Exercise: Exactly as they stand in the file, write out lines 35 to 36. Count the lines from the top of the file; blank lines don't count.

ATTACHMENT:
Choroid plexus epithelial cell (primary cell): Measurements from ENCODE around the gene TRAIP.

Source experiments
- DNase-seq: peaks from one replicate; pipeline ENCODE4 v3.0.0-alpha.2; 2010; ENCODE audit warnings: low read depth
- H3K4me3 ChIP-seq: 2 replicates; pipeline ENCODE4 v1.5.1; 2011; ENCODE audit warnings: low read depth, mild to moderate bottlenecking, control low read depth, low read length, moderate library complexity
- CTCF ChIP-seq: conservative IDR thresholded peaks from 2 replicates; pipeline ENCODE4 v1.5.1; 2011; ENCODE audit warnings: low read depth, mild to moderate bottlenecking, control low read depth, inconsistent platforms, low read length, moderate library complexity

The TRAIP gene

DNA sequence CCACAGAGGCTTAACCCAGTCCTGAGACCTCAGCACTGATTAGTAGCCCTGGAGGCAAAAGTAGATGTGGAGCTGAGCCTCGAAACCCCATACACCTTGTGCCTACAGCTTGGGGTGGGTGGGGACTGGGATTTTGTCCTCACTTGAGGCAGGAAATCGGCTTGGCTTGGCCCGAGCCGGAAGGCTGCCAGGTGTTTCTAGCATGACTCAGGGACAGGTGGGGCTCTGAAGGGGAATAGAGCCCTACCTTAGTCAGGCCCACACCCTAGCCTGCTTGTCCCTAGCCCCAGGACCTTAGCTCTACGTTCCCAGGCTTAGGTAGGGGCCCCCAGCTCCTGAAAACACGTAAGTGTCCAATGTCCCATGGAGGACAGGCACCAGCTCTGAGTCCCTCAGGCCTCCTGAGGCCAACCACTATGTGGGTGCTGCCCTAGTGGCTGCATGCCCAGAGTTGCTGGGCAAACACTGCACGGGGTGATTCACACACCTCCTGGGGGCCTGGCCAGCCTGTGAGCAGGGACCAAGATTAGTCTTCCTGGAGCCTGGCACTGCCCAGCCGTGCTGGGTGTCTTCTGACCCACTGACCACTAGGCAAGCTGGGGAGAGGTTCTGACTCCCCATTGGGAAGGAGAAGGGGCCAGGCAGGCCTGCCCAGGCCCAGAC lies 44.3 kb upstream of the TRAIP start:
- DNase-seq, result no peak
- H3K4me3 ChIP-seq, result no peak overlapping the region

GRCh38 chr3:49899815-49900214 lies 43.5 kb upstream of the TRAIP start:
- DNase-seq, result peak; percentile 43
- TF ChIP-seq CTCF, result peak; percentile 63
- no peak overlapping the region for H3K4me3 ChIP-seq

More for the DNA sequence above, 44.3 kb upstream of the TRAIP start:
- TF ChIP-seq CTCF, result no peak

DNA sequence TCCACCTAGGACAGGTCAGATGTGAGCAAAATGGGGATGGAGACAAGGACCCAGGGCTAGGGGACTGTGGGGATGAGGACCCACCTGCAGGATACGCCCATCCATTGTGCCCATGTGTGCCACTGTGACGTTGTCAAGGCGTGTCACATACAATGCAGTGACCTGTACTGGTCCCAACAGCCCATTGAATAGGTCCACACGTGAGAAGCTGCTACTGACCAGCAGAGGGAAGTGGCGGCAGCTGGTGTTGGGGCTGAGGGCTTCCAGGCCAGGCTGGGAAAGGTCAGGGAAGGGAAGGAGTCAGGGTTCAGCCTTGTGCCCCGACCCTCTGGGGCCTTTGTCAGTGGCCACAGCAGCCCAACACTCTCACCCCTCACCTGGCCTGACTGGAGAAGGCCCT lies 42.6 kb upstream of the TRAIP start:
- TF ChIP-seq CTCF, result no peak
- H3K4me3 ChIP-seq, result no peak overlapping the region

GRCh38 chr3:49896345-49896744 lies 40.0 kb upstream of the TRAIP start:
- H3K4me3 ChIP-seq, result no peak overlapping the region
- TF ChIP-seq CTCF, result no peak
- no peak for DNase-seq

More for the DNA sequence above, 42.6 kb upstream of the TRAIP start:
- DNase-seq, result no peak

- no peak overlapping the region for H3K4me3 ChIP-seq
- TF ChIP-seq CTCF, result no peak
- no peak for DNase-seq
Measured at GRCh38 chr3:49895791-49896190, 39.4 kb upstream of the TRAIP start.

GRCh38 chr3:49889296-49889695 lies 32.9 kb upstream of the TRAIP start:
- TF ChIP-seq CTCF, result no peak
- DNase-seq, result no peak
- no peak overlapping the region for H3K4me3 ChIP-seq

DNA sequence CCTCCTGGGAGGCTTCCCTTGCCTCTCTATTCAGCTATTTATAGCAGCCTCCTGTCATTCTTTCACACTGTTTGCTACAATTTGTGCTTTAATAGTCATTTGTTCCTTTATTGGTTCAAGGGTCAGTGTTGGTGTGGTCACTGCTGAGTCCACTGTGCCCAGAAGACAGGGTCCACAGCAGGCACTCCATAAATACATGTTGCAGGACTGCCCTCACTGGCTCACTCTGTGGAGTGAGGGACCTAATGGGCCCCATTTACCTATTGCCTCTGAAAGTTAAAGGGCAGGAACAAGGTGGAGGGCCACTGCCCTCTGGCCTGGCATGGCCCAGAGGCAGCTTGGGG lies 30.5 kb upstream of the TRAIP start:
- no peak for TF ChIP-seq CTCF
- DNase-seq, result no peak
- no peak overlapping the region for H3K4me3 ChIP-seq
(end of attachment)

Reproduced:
- DNase-seq, result no peak
- no peak overlapping the region for H3K4me3 ChIP-seq